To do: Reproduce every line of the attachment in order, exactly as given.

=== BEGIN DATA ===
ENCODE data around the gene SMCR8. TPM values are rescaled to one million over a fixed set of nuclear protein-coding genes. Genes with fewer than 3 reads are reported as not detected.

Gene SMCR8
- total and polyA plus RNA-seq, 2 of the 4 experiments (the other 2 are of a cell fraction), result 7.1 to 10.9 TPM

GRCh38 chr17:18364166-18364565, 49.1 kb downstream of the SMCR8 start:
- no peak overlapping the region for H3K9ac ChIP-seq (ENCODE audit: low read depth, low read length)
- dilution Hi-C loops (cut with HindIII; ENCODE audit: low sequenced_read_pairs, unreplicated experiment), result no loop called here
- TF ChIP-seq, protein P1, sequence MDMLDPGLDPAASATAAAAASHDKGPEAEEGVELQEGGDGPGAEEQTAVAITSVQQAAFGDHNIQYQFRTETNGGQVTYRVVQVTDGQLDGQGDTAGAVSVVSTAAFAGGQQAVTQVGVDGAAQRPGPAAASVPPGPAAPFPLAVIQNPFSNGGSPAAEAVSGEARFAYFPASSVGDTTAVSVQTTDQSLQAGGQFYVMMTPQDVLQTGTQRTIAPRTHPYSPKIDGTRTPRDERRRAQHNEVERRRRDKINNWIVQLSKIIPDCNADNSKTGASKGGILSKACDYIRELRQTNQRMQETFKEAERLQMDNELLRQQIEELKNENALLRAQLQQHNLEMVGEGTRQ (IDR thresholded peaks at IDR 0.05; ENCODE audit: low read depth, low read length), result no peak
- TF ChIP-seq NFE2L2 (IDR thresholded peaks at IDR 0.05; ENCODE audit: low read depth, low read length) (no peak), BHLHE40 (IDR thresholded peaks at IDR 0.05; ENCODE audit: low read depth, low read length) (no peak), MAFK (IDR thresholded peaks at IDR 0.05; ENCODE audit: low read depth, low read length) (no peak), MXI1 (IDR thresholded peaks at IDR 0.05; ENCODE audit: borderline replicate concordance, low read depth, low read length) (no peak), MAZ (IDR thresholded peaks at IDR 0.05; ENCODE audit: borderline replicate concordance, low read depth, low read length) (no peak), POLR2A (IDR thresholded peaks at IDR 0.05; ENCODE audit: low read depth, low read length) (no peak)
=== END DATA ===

ENCODE data around the gene SMCR8. TPM values are rescaled to one million over a fixed set of nuclear protein-coding genes. Genes with fewer than 3 reads are reported as not detected.

Gene SMCR8
- total and polyA plus RNA-seq, 2 of the 4 experiments (the other 2 are of a cell fraction), result 7.1 to 10.9 TPM

GRCh38 chr17:18364166-18364565, 49.1 kb downstream of the SMCR8 start:
- no peak overlapping the region for H3K9ac ChIP-seq (ENCODE audit: low read depth, low read length)
- dilution Hi-C loops (cut with HindIII; ENCODE audit: low sequenced_read_pairs, unreplicated experiment), result no loop called here
- TF ChIP-seq, protein P1, sequence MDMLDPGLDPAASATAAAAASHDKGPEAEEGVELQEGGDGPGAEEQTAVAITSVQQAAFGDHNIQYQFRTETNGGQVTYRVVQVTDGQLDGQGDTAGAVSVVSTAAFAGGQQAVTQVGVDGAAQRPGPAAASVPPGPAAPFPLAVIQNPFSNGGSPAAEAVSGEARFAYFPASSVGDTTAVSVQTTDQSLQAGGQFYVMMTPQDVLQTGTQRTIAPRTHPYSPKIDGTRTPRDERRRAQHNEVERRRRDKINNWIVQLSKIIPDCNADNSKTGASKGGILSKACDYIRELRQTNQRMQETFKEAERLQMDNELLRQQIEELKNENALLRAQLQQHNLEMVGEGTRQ (IDR thresholded peaks at IDR 0.05; ENCODE audit: low read depth, low read length), result no peak
- TF ChIP-seq NFE2L2 (IDR thresholded peaks at IDR 0.05; ENCODE audit: low read depth, low read length) (no peak), BHLHE40 (IDR thresholded peaks at IDR 0.05; ENCODE audit: low read depth, low read length) (no peak), MAFK (IDR thresholded peaks at IDR 0.05; ENCODE audit: low read depth, low read length) (no peak), MXI1 (IDR thresholded peaks at IDR 0.05; ENCODE audit: borderline replicate concordance, low read depth, low read length) (no peak), MAZ (IDR thresholded peaks at IDR 0.05; ENCODE audit: borderline replicate concordance, low read depth, low read length) (no peak), POLR2A (IDR thresholded peaks at IDR 0.05; ENCODE audit: low read depth, low read length) (no peak)